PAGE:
• Those aren’t his feet.

Though it’s poor journalistic form to cite Wikipedia as a source of information, I’d recommend visiting the Free Encyclopedia’s page on tanuki (or “Japanese raccoon dog”) if you plan on seeing the Studio Ghibli feature Pom Poko (1994) at the Gene Siskel Film Center this week. The page provides a useful basic overview of the subject, which Pom Poko doesn’t, since it assumes a basic understanding of Japanese history and folklore. In fact, the film makes so many references to these subjects that non-Japanese spectators practically require footnotes to appreciate it. This would help explain the movie’s low profile in the U.S. compared to other Ghibli releases—as would the prominence of the main characters’ testicles in the visual design.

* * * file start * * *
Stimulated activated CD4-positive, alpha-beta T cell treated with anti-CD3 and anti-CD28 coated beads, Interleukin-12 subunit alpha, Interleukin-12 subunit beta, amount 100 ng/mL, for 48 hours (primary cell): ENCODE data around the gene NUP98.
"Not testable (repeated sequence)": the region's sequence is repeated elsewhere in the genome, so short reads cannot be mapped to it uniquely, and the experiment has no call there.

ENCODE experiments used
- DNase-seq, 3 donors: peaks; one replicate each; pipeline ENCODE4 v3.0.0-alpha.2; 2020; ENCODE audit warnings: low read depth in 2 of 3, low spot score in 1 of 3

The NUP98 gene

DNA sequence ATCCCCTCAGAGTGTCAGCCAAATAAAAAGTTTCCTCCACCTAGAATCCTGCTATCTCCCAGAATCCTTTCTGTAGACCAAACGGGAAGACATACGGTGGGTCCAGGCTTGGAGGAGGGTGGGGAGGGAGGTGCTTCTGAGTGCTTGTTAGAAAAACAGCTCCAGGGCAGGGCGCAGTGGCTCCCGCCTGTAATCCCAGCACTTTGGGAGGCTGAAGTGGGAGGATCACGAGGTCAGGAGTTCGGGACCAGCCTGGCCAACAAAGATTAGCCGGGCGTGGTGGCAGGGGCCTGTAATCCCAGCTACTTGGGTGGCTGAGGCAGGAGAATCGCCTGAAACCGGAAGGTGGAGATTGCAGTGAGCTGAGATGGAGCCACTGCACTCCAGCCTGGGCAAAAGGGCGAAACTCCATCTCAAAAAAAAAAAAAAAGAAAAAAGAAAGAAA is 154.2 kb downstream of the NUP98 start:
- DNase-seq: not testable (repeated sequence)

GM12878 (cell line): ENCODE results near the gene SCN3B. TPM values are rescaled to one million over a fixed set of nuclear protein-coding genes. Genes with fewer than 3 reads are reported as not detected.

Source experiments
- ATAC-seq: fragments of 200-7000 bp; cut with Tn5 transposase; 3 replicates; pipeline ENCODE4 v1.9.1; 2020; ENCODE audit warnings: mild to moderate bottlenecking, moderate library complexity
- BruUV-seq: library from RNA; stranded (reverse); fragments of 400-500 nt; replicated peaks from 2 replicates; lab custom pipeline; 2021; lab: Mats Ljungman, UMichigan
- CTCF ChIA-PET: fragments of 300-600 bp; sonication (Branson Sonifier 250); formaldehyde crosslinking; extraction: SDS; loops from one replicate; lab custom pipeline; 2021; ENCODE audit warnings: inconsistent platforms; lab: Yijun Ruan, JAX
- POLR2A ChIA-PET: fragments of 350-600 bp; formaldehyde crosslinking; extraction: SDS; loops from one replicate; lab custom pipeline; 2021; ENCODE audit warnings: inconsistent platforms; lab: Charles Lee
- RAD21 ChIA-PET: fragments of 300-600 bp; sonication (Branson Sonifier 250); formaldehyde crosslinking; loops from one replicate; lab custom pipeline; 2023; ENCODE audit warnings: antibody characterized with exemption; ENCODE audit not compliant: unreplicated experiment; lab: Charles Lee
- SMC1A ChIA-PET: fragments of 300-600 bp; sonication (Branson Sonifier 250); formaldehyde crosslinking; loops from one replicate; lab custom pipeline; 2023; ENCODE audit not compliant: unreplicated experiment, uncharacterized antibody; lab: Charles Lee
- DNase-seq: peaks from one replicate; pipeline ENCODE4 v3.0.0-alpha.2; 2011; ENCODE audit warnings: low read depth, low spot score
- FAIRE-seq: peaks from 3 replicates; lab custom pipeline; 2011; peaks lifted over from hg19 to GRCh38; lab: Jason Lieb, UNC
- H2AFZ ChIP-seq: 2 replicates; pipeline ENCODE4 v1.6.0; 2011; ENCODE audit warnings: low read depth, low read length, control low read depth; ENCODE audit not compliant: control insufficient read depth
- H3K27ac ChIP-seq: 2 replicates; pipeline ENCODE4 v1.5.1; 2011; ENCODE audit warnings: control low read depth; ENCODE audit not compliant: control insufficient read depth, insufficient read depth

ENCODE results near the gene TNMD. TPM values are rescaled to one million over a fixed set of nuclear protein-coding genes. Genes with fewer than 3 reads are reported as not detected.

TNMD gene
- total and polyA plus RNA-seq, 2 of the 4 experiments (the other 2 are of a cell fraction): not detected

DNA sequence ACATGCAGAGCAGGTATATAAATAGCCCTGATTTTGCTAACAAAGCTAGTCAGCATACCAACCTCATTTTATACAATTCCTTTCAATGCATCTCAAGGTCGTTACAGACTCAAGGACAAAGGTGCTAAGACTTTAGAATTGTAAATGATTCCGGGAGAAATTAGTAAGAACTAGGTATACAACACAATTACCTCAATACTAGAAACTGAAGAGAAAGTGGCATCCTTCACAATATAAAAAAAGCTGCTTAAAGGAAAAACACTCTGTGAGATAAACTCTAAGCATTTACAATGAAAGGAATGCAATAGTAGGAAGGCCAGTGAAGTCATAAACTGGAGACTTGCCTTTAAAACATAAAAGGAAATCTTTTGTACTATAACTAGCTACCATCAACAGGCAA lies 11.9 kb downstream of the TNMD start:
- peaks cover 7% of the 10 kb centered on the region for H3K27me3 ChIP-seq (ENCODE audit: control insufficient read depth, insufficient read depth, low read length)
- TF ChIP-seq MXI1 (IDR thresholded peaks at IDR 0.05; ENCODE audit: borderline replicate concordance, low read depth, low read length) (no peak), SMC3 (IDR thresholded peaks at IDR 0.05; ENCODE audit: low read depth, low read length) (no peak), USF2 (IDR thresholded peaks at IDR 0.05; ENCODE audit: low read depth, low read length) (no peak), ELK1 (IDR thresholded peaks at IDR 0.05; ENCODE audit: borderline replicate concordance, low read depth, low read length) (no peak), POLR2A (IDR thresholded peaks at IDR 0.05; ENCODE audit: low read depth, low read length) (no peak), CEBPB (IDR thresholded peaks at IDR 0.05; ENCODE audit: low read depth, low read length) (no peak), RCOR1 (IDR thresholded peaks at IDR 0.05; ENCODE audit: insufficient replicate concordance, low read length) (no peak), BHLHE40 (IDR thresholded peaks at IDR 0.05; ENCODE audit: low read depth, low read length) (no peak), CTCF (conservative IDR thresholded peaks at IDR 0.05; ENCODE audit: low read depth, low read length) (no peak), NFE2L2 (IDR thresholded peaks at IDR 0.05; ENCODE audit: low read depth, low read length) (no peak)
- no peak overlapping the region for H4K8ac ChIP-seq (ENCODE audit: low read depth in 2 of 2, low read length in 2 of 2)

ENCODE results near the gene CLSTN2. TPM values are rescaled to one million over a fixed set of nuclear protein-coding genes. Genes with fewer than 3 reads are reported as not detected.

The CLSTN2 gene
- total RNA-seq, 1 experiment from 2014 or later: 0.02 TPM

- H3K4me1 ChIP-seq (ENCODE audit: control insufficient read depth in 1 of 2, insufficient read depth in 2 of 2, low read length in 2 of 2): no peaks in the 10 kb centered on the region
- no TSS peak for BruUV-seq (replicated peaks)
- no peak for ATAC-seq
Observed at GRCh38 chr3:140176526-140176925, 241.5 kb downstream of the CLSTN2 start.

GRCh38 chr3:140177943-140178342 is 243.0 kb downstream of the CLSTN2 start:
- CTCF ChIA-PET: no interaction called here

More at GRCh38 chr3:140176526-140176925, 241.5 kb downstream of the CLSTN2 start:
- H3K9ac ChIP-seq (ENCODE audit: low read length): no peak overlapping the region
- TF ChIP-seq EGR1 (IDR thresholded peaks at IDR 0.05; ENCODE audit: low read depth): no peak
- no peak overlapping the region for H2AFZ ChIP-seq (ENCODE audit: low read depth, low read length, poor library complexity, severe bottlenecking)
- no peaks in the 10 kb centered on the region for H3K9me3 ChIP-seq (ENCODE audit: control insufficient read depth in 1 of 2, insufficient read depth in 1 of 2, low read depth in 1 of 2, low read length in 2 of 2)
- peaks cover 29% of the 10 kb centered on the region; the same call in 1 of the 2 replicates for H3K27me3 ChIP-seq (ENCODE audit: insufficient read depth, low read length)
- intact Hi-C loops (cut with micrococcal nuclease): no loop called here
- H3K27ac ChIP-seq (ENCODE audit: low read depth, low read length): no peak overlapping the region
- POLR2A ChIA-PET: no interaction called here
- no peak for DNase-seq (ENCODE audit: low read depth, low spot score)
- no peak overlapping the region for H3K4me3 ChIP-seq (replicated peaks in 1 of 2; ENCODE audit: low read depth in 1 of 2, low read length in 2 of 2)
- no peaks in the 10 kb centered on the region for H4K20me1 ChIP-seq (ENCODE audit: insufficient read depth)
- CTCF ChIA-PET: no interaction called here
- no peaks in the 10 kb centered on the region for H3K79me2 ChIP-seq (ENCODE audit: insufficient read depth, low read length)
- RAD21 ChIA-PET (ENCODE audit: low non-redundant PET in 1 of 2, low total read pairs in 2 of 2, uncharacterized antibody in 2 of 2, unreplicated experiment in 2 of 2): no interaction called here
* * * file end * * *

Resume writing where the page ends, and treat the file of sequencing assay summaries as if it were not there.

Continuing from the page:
Tanuki are popular mythological characters in their native Japan: statues and figurines depicting their likeness are almost as common as those of the maneki-neko (“good fortune cat”). Like the Greek god Pan, they represent an earthy, boisterous sensibility. The popular representation emphasizes their hard-partying nature through big bellies and scrotums (too bad this song wasn’t included in the English-language version), and they’re often shown carrying sake bottles.